In the evening these days the Old City resounds with jazz from club after club.
So it?s hard to believe that not so long ago, during Stalin?s time, this music was forbidden in Poland. The authorities banned it on grounds that ?it was created by the imperialists.?
Banned it may have been, but it was still played. It went underground, with fans relishing not only the music but also the notion of jazz as a symbol of opposition to the political system.
It is impossible to give a precise date for the beginning of Polish jazz. What is known is that some bands existed before World War II in Krakow and other cities.
After the war the Communists outlawed jazz. But some Poles loved the music so much that they played it in apartments, cellars and other places.
When Josef Stalin died in 1953, everything changed. The music flourished to the point that jazz festivals were organized, some of which are still around today. Two of them are the Jazz Jamboree in Warsaw and the Zaduszki Jazzowe in Krakow.
A few jazz bands with charismatic personalities had a big influence on Polish jazz. They included: Jerzy ?Dudus? Matuszkiewicz?s Music Lovers; the Sextet of Krzysztof Komeda, who is famous for the music in Roman Polanski?s film ?Rosemary?s Baby;? and Jan Ptaszyn Wroblewski?s Jazz Believers.
Janusz Muniak, a well-known saxophonist and owner of the U Muniaka Jazz Club, said one reason the music became more and more popular during the Stalin era was because it was forbidden.
Listening to jazz was not only a way of enjoying yourself but also of feeding the rebelliousness in your soul and expressing your desire to be free.
It was very much a part of student culture. Jarek Smietana, one of the top jazz guitar players in Europe, said nearly every dormitory had its own jazz group. There were also student clubs.
These live concerts were really important in popularizing jazz, Muniak said, because jazz records were difficult to find in the former Soviet Union ? since officials banned them.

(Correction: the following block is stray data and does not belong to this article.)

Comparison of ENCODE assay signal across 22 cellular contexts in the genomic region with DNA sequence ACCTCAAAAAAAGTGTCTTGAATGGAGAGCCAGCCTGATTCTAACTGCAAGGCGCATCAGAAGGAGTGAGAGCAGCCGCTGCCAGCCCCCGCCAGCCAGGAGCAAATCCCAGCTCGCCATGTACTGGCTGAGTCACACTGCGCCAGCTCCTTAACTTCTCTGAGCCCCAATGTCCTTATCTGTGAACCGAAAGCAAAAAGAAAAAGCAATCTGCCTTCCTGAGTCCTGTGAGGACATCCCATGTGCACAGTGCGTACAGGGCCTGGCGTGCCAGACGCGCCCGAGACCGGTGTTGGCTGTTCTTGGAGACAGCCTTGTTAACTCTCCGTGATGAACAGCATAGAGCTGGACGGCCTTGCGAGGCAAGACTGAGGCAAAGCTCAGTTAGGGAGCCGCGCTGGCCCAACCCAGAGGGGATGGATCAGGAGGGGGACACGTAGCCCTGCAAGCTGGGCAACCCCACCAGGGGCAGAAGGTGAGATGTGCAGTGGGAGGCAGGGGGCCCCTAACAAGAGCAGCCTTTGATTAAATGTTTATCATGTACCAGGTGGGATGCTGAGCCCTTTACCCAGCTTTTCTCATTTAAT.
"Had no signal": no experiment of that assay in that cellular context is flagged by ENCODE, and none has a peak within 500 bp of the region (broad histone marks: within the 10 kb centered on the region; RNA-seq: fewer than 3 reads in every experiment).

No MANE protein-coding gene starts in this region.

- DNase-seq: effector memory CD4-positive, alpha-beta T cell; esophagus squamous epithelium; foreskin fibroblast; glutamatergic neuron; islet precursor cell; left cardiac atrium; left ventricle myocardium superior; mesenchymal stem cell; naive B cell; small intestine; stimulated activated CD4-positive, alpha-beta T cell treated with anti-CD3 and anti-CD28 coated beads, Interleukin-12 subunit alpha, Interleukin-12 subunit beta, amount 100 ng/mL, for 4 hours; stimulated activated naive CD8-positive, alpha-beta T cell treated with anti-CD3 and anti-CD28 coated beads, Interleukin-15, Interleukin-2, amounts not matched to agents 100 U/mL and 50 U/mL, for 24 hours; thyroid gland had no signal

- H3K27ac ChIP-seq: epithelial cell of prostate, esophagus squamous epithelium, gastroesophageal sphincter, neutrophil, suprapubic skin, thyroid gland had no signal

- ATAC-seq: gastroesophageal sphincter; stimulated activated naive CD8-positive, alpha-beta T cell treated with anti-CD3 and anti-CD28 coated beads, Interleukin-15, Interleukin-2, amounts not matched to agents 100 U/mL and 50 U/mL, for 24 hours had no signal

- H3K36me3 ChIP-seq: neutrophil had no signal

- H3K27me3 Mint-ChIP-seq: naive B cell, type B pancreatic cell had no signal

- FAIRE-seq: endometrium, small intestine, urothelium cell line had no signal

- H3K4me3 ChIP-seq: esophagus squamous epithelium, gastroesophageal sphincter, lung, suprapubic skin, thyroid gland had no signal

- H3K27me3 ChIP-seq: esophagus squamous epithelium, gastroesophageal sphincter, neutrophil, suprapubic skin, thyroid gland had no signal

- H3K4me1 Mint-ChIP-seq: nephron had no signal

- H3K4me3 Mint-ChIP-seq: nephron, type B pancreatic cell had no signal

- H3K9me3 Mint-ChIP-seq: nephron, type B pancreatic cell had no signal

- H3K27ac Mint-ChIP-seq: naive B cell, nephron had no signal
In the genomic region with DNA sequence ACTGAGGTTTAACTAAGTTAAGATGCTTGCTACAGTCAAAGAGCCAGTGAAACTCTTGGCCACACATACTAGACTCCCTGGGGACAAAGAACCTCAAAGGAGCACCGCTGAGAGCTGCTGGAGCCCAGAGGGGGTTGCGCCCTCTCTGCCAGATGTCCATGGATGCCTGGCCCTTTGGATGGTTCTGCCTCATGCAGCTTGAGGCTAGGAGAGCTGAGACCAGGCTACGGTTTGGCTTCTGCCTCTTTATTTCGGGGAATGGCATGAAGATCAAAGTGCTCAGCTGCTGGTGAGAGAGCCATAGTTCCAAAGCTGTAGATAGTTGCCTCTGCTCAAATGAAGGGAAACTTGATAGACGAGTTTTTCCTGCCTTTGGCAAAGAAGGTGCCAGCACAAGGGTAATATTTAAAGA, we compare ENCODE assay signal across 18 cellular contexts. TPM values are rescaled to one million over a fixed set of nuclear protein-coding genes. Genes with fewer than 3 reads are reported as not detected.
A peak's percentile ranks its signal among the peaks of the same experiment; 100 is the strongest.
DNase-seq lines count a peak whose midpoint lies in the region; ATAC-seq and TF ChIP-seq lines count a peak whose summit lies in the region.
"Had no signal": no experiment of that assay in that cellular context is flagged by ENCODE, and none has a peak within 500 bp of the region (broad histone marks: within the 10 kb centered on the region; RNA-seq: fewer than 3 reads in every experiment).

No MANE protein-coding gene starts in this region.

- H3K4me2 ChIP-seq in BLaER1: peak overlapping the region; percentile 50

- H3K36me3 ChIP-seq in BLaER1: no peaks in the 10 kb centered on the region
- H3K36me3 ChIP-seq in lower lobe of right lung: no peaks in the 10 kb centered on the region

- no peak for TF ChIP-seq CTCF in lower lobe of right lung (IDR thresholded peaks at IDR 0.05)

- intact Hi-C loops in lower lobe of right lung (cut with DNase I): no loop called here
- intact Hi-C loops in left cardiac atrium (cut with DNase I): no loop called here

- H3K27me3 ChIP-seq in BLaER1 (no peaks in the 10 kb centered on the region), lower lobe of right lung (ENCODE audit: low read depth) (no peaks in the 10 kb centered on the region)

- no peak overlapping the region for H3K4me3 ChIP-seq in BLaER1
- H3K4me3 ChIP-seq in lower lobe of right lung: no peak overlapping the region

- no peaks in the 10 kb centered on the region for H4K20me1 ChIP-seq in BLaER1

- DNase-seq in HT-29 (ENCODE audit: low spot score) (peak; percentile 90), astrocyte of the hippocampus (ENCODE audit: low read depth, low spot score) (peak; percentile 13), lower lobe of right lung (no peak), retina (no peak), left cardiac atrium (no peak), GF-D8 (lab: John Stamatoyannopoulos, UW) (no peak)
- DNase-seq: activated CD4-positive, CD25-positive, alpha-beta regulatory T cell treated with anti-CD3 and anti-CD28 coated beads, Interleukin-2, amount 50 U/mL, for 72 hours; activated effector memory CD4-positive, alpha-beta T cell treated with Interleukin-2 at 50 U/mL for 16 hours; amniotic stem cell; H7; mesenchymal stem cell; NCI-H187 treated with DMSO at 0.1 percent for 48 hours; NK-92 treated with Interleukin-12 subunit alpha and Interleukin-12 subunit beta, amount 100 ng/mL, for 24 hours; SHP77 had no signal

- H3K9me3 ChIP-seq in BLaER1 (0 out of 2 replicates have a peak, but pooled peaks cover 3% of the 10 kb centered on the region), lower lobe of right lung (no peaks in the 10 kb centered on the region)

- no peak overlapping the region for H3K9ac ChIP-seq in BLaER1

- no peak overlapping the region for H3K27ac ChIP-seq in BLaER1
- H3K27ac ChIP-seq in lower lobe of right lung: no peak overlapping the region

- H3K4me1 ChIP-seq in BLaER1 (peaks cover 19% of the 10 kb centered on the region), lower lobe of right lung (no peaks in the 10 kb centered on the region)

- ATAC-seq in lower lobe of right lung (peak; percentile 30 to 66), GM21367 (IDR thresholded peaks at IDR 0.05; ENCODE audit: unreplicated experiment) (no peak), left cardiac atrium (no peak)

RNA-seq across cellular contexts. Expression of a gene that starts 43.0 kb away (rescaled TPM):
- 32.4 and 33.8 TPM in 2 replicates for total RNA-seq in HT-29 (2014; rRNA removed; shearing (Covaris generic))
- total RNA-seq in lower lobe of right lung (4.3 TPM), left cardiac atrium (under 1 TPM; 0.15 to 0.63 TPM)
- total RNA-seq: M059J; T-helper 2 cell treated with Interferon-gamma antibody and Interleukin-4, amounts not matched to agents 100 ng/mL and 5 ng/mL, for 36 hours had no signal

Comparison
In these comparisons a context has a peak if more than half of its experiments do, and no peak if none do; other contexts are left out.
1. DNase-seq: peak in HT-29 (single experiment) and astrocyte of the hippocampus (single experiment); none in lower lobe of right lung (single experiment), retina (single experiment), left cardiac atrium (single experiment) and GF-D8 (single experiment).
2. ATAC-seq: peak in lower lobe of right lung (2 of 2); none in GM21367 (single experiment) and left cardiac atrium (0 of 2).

Now Krakow is full of jazz clubs like U Muniaka.
Since its opening in 1992, many famous jazz musicians have dropped in to play at the club. That?s why going there can be exhilarating. You never know who might come.
Like many jazz clubs in Krakow, U Muniaka is in a cellar. The Florianska Street establishment is small and full of atmosphere.
You can hear live jazz every day. Muniak himself plays several nights, often with young artists.
Many of the newcomers are from neighboring Katowice, whose Academy of Music has a terrific jazz program, one that dates to 1968.
?It?s good that Katowice is so close to Krakow,? Muniak said. ?Thanks to this lots of very talented youngsters feel at home in Krakow. These are artists with whom we can really enjoy playing with.?
Most jazz clubs are in the center of Krakow. In some places on Market Square, clubs are actually adjacent to each other. That is the case with the Harris Jazz Piano Bar and the Jazz Club of Piwnica Pod Baranami (The Cellar Under the Rams).
Harris offers regular jazz on Saturdays and blues jam sessions on Thursdays and Fridays.
Although its Jazz Club is only five months old, Piwnica Pod Baranami has been around for decades as a venue for music, performing arts, painting and sculpture.
The club is named for a jazz establishment in the 1950s where such top musicians as Krzysztof Komeda and Jan ?Ptaszyn? Wroblewski got their starts.
The old Jazz Club was known for all-night jam sessions and people dancing to swing rhythms.
Although its club is new, Piwnica has sponsored a Summer Jazz Festival since 1996. It has drawn so many top musicians, and has been so popular, that it is considered Krakow?s top music festival.
Every year the festival offers about 50 concerts featuring musicians from Poland and abroad. Each year since 2001, festival organizers have presented an award known as the Jazzowy Baranek to a musician who has been a pioneer in Krakow?s jazz scene.
This year?s festival starts July 7. It will run for four weeks.
Another intriguing jazz venue is Jazz Club Kornet. Not far from Rynek Glowny on al. Krasinskiego, it is a throwback to the legendary Helikon, Krakow?s first club.
The Old Metropolitan Band offers its own brand of Dixieland every Wednesday and Friday. From its beginning decades ago, in 1968, it has captivated audiences.
It plays Dixieland favorites straight from New Orleans and its own compositions, which are a melding of jazz and Polish highlander music.
Where to go to hear good jazz:
U Muniaka Jazz Club
ul. Florianska 3
Harris Piano Jazz Bar
Rynek Glowny 28
Jazz Club of Piwnica Pod Baranami
Rynek Glowny 24
Jazz Club Kornet
al. Krasinskiego 19
U Louisa Club
Rynek Glowny 13
Art. Club Cieplarnia
ul. Bracka 15
Piec Art Club
ul. Szewska 12
ul. Sw Jana 15
ul. Florianska 26
Kamienna Jazz Club
ul. Kamienna 17